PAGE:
Massive amounts of earth are being moved every day around what will — in four years — be Calgary’s southwest ring road.
The dry summer has been good for construction on the $1.4-billion project with work on many of the 14 interchanges and 47 bridges now underway.
A new channel for the 1.4-kilometre stretch of the Elbow River was built in the spring to accommodate construction. By April 2018, the river will flow down its new path.
But part of the project is now delayed by an appeal that will be heard on Oct. 12.
A stay was issued in August after concerns were brought up about the construction’s effects on wetlands.
The group opposing the current bridge design wants a one-kilometre bridge that would be higher and longer, but Alberta Transportation says its design is safer and cheaper.
“There’s a number of reasons why that’s not the better choice,” said Adam Johnson with Alberta Transportation, referring to the request to build the longer span over the whole valley.
“It’s much less safe. More prone to icing, there would be drainage issues and it could lead to water quality issues.”
“Ours is a design that has been proven time and again by various studies by Alberta Transportation,” Johnson added. “The hydraulic capacity will continue to avoid flooding and the measures that we have put in place will continue keep the water quality safe.”
The Environmental Appeal Board says even though the project was approved by Alberta Environment, companies need to expect appeals especially when it comes to wetlands where damage can’t be reversed.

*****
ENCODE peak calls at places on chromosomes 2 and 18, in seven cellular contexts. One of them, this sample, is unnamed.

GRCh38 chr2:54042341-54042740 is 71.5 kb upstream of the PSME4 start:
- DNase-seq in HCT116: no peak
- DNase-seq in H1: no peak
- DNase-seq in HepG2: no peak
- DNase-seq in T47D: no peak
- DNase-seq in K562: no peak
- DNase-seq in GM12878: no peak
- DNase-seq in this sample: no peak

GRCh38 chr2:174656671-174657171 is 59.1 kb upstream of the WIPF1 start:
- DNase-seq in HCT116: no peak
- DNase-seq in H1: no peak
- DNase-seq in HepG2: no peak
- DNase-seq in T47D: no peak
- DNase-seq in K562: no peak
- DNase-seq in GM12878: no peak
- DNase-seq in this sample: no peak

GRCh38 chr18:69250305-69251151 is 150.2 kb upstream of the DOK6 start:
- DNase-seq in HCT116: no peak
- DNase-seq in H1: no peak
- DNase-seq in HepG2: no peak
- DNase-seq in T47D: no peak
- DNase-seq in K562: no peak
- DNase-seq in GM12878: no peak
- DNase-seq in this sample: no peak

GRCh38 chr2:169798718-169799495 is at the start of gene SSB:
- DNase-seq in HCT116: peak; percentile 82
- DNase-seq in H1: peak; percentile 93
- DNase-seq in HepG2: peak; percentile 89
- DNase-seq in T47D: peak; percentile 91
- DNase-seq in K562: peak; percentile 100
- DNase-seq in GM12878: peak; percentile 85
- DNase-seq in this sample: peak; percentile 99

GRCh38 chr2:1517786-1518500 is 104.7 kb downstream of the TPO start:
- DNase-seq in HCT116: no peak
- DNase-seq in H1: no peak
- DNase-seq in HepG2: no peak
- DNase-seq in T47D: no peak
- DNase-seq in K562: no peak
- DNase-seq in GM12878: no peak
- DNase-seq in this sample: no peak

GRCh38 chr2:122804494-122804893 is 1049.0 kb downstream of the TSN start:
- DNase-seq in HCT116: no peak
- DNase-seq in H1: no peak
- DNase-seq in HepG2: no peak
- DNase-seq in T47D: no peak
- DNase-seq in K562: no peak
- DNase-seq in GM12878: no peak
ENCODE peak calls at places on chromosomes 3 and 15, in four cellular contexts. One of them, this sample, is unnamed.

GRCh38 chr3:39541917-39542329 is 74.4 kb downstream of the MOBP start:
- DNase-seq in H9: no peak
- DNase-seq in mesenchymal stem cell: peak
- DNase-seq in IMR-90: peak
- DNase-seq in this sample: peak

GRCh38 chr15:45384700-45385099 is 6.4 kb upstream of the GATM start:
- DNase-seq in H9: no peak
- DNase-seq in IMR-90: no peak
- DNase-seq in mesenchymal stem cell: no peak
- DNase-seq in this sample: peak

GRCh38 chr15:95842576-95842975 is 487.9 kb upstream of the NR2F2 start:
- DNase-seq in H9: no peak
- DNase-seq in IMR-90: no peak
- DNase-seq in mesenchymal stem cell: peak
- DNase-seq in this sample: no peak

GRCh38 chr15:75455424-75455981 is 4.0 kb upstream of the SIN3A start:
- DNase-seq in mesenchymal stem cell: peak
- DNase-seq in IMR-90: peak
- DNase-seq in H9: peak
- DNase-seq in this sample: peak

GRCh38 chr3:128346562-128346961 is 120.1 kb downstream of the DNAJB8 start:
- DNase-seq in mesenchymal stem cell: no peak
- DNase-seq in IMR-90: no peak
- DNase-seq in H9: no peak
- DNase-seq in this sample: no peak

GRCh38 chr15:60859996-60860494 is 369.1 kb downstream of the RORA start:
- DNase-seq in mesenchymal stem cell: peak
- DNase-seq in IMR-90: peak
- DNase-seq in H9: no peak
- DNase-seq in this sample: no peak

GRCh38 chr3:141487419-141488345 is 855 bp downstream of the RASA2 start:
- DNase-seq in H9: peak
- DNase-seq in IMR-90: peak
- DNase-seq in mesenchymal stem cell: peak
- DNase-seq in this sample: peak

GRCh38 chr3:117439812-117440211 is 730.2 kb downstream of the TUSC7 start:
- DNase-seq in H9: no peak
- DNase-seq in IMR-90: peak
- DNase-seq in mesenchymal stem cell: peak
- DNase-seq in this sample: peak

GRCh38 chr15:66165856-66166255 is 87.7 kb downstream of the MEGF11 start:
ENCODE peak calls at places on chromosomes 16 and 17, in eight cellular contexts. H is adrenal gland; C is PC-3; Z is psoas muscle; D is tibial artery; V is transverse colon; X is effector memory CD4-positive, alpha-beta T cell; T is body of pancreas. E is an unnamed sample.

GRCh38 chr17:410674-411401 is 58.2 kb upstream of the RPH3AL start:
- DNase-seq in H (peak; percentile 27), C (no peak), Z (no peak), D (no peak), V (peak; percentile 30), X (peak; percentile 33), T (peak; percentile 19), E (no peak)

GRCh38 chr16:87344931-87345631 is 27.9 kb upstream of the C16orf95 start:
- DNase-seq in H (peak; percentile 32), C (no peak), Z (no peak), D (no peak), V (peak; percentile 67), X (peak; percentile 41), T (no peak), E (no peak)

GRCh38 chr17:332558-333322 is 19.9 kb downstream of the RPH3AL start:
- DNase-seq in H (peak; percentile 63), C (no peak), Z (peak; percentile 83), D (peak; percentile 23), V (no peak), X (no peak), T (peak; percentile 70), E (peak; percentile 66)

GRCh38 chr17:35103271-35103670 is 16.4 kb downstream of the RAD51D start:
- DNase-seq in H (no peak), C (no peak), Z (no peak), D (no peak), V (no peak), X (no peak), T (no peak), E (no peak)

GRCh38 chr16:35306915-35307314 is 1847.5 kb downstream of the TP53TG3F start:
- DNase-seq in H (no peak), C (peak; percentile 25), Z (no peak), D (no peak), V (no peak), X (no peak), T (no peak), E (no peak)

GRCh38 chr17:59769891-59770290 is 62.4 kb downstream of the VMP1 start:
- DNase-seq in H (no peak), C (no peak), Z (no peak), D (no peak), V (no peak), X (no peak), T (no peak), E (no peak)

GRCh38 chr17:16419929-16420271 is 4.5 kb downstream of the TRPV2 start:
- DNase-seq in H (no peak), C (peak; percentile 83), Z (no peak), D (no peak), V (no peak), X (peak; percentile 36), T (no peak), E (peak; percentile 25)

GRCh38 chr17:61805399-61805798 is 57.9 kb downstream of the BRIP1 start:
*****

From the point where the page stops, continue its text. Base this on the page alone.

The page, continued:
“In the case of where work is being done on a wetland, that’s one of the few things that are very difficult to undo the work, which is why the board has granted a stay respecting construction related to four of the 24 wetlands on the project,” said Environmental Appeals Board general counsel and settlement officer Gilbert Van Nes.
KGL, the consortium building the ring road, originally estimated the stay would cost them $100,000 per day, but the current appeal only involves four wetlands down from the original 24. That means the cost is likely to be much less, according to Van Nes.
The province says it has not yet received a claim from KGL regarding possible cost overruns.
“We are still assessing the impacts of the stay,” KGL public relations manager Ian McColl said. “We are primarily focused on successfully progressing the project on behalf of Alberta Transportation.”
The project is still on schedule to be complete in fall 2021.